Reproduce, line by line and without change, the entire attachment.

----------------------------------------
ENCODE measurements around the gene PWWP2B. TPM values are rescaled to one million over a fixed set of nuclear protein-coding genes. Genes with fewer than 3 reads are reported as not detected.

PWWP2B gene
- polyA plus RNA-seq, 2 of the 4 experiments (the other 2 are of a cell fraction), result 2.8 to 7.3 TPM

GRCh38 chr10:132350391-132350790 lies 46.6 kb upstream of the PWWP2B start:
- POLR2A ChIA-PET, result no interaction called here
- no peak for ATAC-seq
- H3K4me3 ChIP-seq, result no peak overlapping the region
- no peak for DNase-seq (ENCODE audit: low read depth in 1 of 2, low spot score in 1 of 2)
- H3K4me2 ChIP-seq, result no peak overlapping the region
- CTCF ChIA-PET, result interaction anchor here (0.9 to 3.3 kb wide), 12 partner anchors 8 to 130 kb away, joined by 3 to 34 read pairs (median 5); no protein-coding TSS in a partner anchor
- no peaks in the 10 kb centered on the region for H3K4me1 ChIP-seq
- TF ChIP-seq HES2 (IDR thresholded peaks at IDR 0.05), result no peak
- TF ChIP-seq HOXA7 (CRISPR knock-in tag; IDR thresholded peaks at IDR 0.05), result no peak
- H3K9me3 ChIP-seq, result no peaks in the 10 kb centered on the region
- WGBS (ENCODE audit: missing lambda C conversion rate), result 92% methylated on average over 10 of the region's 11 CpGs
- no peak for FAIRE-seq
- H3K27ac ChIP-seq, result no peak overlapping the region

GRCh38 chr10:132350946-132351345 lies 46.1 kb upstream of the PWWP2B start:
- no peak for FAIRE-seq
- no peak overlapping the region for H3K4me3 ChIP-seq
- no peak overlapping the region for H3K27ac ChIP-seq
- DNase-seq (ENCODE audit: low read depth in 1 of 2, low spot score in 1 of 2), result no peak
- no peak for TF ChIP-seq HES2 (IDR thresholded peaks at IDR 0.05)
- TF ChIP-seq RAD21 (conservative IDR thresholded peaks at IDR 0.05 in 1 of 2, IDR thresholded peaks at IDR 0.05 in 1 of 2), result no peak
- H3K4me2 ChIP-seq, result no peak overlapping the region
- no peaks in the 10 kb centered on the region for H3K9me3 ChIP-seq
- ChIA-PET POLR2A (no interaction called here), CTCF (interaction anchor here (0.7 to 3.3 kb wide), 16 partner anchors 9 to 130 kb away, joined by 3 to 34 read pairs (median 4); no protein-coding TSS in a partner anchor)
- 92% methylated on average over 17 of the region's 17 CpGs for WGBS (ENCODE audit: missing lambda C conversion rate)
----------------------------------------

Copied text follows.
ENCODE measurements around the gene PWWP2B. TPM values are rescaled to one million over a fixed set of nuclear protein-coding genes. Genes with fewer than 3 reads are reported as not detected.

PWWP2B gene
- polyA plus RNA-seq, 2 of the 4 experiments (the other 2 are of a cell fraction), result 2.8 to 7.3 TPM

GRCh38 chr10:132350391-132350790 lies 46.6 kb upstream of the PWWP2B start:
- POLR2A ChIA-PET, result no interaction called here
- no peak for ATAC-seq
- H3K4me3 ChIP-seq, result no peak overlapping the region
- no peak for DNase-seq (ENCODE audit: low read depth in 1 of 2, low spot score in 1 of 2)
- H3K4me2 ChIP-seq, result no peak overlapping the region
- CTCF ChIA-PET, result interaction anchor here (0.9 to 3.3 kb wide), 12 partner anchors 8 to 130 kb away, joined by 3 to 34 read pairs (median 5); no protein-coding TSS in a partner anchor
- no peaks in the 10 kb centered on the region for H3K4me1 ChIP-seq
- TF ChIP-seq HES2 (IDR thresholded peaks at IDR 0.05), result no peak
- TF ChIP-seq HOXA7 (CRISPR knock-in tag; IDR thresholded peaks at IDR 0.05), result no peak
- H3K9me3 ChIP-seq, result no peaks in the 10 kb centered on the region
- WGBS (ENCODE audit: missing lambda C conversion rate), result 92% methylated on average over 10 of the region's 11 CpGs
- no peak for FAIRE-seq
- H3K27ac ChIP-seq, result no peak overlapping the region

GRCh38 chr10:132350946-132351345 lies 46.1 kb upstream of the PWWP2B start:
- no peak for FAIRE-seq
- no peak overlapping the region for H3K4me3 ChIP-seq
- no peak overlapping the region for H3K27ac ChIP-seq
- DNase-seq (ENCODE audit: low read depth in 1 of 2, low spot score in 1 of 2), result no peak
- no peak for TF ChIP-seq HES2 (IDR thresholded peaks at IDR 0.05)
- TF ChIP-seq RAD21 (conservative IDR thresholded peaks at IDR 0.05 in 1 of 2, IDR thresholded peaks at IDR 0.05 in 1 of 2), result no peak
- H3K4me2 ChIP-seq, result no peak overlapping the region
- no peaks in the 10 kb centered on the region for H3K9me3 ChIP-seq
- ChIA-PET POLR2A (no interaction called here), CTCF (interaction anchor here (0.7 to 3.3 kb wide), 16 partner anchors 9 to 130 kb away, joined by 3 to 34 read pairs (median 4); no protein-coding TSS in a partner anchor)
- 92% methylated on average over 17 of the region's 17 CpGs for WGBS (ENCODE audit: missing lambda C conversion rate)